Animal Triste EP

by Postcoïtum



Postcoïtum ne simule pas la langueur, l’apathie. Leur esthétique se fonde sur une mise en tension entre d’une part un imaginaire électronique et une batterie qui rabat l’ensemble sur l’ici et maintenant de l’exécution. Souvent tout part du laptop duquel émerge un bestiaire sonore qui respire, geint, digère. On peut y flairer d’exotiques inspirations comme la sèche et surnaturelle atmosphère du théâtre japonais (Kabuki), ou la flamboyance du santoor indou (Rorschach). La batterie, le plus souvent dans un swing martial, travaille à la fois contre et avec cet imaginaire. Se découvrant un point d’équilibre, l’ensemble se dépasse dans une résonnance globale, un ostinato à la texture tellurique qui affirme une glaciale emphase (Bön).

Les rapports peuvent aussi s’inverser. Avec Kabuki, le laptop impose un cadastre complexe et obsédant. Les percussions s’appliquent à habiter les vides comme on tente de résoudre un problème géométrique.

« Unearthly sounds. A creeping sense of discomfort and impending doom. A penchant for the theatrical. That crawling feeling you get when somebody is looking over your shoulder without your knowledge…

From those descriptions, it sounds like you’re listening to Animal Triste by Postcoïtum, a Pay-What-You-Want release from Daath Label.

Even the cover-art – a brightly lit image of what is presumably the band, surrounded by stuffed animals and animal skulls, standing in a manor house with their instruments, wearing animal masks. One of them is wearing a dress – recalls Stanley Kuberick’s film version of The Shining with its bizarre masquerade of imagery.
The music follows suit, taking disparate elements of jazz, rock and world music and throwing them hard at the wall to see what sticks.

What follows then is a series of interesting soundscapes for you to wander, confused and alone.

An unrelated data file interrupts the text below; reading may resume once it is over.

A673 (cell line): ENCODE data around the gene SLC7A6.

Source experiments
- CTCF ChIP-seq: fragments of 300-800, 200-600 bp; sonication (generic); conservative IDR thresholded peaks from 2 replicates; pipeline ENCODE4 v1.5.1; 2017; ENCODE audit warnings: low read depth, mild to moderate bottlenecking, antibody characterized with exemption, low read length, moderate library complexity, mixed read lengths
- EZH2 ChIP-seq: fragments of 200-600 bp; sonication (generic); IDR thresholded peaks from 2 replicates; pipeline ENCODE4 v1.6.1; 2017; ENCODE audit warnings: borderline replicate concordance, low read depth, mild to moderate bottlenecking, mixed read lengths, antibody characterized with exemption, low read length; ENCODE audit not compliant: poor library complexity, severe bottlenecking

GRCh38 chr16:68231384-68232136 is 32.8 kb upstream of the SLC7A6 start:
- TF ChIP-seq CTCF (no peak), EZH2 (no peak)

Opener Bön creeps slowly into your mind, beginning so quietly you would hardly know it’s there before weird animalistic cries sound off in the distance and glitchy electronic burbles lightly tiptoe in. Bön creates a forest floor of sound, from which trees of rhythm sprout and grow into a vast plodding animal.

Rorschach is slightly more frantic; a high-pitched buzzing recalling a distant swarm of insects while lightly plucked exotic string instruments are carried by a windswept swirl of drums. When the bass line kicks in, everything sounds perfectly formed and tight. The real triumph of Postcoïtum is their ability to pluck the different sounds from the ether and eventually order them to form something intriguing to listen to.

Centrepiece track, Omne Animal Triste Est is more of the same but featuring a greater focus on electronic instruments with synthesised drum machines and keyboards thrown into Postcoïtum’s musical blender. Like the majority of Postcoïtum’s work, Omne Animal Triste sounds distantly threatening, but slowly closing in for the kill.

Kabuki, like its theatrical namesake is prim, proper and controlled. Plucked strings from the old Japanese theatre are here replaced with short stabs of electronic sound. Droning vocal intonations punctuate the piece before it builds into a thumping slab of minimalist industrial electronica.

Closing track Le Soupeur is the loud, conclusion that Animal Triste needed after 4 tracks of creeping tension. The album is brought to a satisfying close by a slowly expanding collection of riffs played by different instruments and triumphant drums. »

Alex Charteris


released April 1, 2012

Damien Ravnich, batterie, pad
Bertrand Wolff, électronique

Enregistré au studio La Maison Rouge par Sylvain Quatreville
Mixage/ Sébastien Linsolas

Booking: (@)


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